Q: How many pipes are in a hole?
A: Actually, two. Polyethylene pipe in the 3/4 inch (one inch in South Texas) size, one down, a short over, then back up. Then the hole is almost filled with a type of grout called bentonite. This acts like a radiator in the ground for heat extraction and rejection.

Q: how long will the loop pipe last?
A: About 50 to 75 years. Polyethylene is inert to chemicals normally found in soil and has excellent heat conducting properties. PVC pipe should NEVER be used under any circumstances.

Q: How efficient is a geothermal heat pump?
A: Geothermal heat pumps are more than 3 times as efficient as the most efficient gas furnace, and more than 2 1/2 times more efficient than a 12 SEER air conditioner.

Here's a video presentation that will give you a visual on how it works:


Anna said...

I have a geothermal system and love it. Great savings as well. I have a closed loop. I also have my hot water connected to it as well. The summer I receive free hot water because the heat from the geo is dumped into my hot water.

As for the swimming pool. Is the water coming back into your house to be heated? I know my geo guy did not want me to do that because it there was a problem I would have the pool in my basement. Another person who is using his radiant geo boilers has another device (which is escaping me right now) in a pool house so the water is only circulted through the pool and this pump. I don't know how yours is going to be configured. (He has an engineering background.)

We were going to do geo for the pool but the cost for a loop and geo by itself was too expensive. I was not forward thinking enough to know about a system for the pool. My installer did not provide any options about this. Anna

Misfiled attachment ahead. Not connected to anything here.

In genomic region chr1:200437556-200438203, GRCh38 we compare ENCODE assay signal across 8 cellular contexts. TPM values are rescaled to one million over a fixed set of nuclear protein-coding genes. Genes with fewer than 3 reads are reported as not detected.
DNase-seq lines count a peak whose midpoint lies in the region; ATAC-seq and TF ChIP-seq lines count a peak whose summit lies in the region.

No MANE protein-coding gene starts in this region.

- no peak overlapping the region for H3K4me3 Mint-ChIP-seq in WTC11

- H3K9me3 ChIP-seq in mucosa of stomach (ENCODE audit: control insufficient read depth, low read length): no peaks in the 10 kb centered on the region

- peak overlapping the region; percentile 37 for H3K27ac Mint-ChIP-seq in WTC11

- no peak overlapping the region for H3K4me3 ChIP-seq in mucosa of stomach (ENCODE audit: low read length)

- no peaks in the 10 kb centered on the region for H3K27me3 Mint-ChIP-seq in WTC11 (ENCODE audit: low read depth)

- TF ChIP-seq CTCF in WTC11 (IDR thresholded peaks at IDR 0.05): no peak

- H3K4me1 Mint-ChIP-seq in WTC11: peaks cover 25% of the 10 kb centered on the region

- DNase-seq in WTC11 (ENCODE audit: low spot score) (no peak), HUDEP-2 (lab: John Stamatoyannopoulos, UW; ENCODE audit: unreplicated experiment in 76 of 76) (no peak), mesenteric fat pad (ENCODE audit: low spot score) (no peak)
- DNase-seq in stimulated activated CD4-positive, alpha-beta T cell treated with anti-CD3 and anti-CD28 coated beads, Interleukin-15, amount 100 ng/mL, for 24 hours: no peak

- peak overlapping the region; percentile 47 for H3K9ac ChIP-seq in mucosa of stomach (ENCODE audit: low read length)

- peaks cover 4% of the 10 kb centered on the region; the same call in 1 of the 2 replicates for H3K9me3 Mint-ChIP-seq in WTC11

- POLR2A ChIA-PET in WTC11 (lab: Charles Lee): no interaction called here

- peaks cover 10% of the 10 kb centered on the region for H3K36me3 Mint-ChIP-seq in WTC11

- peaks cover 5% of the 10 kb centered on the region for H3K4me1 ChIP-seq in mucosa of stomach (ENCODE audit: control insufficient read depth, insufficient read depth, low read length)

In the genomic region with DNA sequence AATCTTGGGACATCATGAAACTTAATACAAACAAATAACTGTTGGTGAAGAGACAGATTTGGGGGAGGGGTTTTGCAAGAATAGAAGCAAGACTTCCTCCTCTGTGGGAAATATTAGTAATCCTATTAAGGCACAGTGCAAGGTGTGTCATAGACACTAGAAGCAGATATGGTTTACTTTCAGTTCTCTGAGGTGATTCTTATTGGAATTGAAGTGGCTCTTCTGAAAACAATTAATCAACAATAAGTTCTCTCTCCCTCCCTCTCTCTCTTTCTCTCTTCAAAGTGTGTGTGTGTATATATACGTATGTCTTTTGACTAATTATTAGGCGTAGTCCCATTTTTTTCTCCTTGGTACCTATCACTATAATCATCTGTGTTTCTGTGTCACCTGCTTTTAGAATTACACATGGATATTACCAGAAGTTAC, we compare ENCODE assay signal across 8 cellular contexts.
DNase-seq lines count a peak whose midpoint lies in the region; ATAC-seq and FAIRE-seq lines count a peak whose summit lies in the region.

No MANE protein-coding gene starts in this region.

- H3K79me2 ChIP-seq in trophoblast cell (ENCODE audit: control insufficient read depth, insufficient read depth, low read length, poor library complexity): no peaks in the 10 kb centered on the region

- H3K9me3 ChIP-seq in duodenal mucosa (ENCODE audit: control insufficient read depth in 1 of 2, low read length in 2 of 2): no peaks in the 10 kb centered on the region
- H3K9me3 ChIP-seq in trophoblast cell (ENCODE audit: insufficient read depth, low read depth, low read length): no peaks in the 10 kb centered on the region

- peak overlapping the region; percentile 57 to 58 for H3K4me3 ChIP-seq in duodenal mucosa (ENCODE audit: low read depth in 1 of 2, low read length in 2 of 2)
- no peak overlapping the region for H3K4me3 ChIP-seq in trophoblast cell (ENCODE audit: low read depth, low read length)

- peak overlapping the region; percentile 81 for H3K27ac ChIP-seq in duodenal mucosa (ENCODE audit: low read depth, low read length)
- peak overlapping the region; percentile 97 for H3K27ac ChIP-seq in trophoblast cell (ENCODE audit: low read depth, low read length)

Jan & Myleen said...

Thanks Anna, for your valuable feedback. What area do you live in and do you mind sharing your bills with us as a result of getting your geothermal system? What part of the nation are you in?

For the pool, we are using a water to water heat pump that will cost around $15,000 for a 22,000 gallon pool. It will be nice because we can use the geo to both heat and COOL our pool (believe me it can get hot enough to boil water in the pool sometimes!).

I also enjoyed your blog, and have subscribed to it. Please feel free to come by again, as I can definitely learn a lot from you!

Anonymous said...

I am exploring geothermal for my new home. Can you give me a list of contractors or a lead as to where I can find some?
Ron on Lake Travis

Anonymous said...

I want to explore a geothermal system(s) for my remodeled home on Lake Travis. Where can I find a list of vendors?

Jan & Myleen said...

There are only a few Geothermal contractors in all of Austin, and I found these guys through Austin Energy's green building program or the Renewable Roundup. The two that had good references are:

Victor DeMarco, 219-1465, American Geothermal,

Jack Johnson, 866-272-0051 or 288-7523, AET Inc,

Please let them know, if you use them, that you heard about them through me and my blog. Maybe I can get a discount :-). Let us know how it goes and feel free to post about your experiences on here!


LeGreg said...

The AET inc website doesn't seem to be in service anymore. Did they close shop ?